Consistent New Zealand stayer The Good Fight left his race rivals in his wake as he scooted clear in the home straight to take out the Group 3 Campbell Infrastructure Rotorua Cup (2200m) at Arawa Park on Saturday.
The six-year-old son of High Chaparral was having just his second run after a summer break following a disappointing showing in the Group 3 Wellington Cup (3200m) in January but stripped a fit horse for trainers Shaune Ritchie and Colm Murray.
Settled in a handy position by rider Sam Collett, The Good Fight looked to be full of running when looming into contention at the 600m mark. Collett let him have his head on the home turn and The Good Fight bounded clear to crush his rivals in the last 300m, winning by five-lengths from Voler Pour Moi and Initiative who both ran on resolutely from well back in the pack.
Ritchie had been confident of a bold showing before the race but didn’t expect to see such a handsome winning margin.
“I’ve always felt he feels the harder tracks, but we’ve run him in the spring and summer as that is where the better money is for a staying horse like him,” he said.
“He had won quite easily on a heavy track earlier in his career, so we thought we’d put him away after the Wellington Cup and bring him back for a crack at a race like this.
“I think he loved it out there today as he just kept coming over the last 800m and looked good doing it.”
Ritchie was delighted with the ride by Collett who has been in a purple patch of form of late.
“Sam said to me before the race she was aware he hit flat spots in his races and that she was going to try and keep his momentum up when that happened,” Ritchie said.
“Her actual words were that he’s a lazy bugger and she’s right and even though she had him trucking along he still tried to pull up on her in the straight as he thought his job was done.”
Ritchie will now scan the racing calendar for further opportunities over the winter although he has an ambitious long-range plan for the horse.
“We had a go at the New Zealand Cup (Group 3, 3200m) at Riccarton last year, but the ground was just too firm for him,” he said.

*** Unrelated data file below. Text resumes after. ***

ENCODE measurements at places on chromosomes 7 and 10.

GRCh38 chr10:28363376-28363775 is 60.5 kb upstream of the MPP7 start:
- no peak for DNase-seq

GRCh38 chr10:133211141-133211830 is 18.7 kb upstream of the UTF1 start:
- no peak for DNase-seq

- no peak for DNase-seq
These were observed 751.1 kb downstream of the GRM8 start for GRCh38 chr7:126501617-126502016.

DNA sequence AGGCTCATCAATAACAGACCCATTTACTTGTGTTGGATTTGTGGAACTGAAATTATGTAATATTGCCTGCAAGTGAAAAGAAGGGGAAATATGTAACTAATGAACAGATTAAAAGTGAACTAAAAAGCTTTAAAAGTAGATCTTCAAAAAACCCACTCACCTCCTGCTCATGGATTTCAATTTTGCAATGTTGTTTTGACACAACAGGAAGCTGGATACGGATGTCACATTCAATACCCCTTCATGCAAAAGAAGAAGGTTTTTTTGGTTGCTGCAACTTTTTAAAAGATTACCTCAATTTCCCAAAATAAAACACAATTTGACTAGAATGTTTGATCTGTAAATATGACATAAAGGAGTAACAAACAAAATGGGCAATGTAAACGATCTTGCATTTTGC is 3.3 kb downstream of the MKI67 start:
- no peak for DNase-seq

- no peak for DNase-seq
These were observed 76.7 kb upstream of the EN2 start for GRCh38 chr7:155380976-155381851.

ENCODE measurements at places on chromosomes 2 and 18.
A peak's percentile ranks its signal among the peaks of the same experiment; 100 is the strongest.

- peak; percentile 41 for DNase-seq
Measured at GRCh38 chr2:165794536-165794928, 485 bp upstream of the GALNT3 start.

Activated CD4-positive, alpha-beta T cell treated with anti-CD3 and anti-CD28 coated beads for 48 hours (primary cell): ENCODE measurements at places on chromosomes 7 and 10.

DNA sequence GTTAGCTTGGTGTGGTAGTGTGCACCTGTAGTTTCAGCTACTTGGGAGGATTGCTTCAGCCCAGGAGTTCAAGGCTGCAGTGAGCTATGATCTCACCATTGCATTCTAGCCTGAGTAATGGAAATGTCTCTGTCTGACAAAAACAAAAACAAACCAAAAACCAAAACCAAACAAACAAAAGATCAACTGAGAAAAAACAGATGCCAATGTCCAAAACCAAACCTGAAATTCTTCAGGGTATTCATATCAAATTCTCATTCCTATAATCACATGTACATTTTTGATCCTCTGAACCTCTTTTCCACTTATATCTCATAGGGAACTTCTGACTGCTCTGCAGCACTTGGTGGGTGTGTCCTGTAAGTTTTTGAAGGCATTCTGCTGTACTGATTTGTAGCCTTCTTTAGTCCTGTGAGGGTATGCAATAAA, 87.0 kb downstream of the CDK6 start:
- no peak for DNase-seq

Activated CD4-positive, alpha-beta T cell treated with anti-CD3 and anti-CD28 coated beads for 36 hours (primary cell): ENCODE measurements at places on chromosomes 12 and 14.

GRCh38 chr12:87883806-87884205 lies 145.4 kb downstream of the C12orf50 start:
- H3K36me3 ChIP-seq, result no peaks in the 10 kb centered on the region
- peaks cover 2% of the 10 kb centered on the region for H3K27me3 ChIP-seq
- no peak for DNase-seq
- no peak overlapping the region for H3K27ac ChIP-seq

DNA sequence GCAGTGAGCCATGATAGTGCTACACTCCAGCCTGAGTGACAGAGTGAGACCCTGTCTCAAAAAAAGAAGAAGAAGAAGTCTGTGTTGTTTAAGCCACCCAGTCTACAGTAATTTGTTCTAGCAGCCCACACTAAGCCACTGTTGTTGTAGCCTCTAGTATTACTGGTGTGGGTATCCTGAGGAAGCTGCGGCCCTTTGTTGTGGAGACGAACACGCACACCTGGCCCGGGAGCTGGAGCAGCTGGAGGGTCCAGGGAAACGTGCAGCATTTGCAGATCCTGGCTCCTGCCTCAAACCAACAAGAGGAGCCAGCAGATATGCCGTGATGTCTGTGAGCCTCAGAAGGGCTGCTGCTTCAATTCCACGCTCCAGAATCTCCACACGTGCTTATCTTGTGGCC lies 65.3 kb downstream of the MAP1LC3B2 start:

“This time we’ve been thinking about the Jericho Cup (4600m) at Warrnambool in November as it tends to be run on a wet track.
“It’s a race worth over A$300,000 and we think he is just the type of horse that would be suited as long as we can get him qualified.
“There is a qualifying race at New Plymouth in September that we would target, but at this stage it is just one of the thoughts that we have for him.”
Restricted to Australian and New Zealand-bred horses, the Jericho Cup is the brainchild of philanthropist and historian Bill Gibbins to commemorate a race held in the desert in Palestine during World War I.
New Zealand-bred horses have dominated the event with the inaugural race in 2018 won by Redwood gelding High Mode while in 2019 it was Ablaze, a son of Raise The Flag who took first prize, while last year the winner was Count Zero who is a son of the Grangewilliam Stud-based stallion Zed.
This years’ Jericho Cup will be run at Warrnambool on November 28.
The Good Fight is out of the well-performed Zabeel mare Pravda, who won three times at stakes level and was runner-up in the 1999 Group 1 New Zealand Oaks (2400m). He has now won four of his 29 starts and has earned over NZ$243,000 in prizemoney.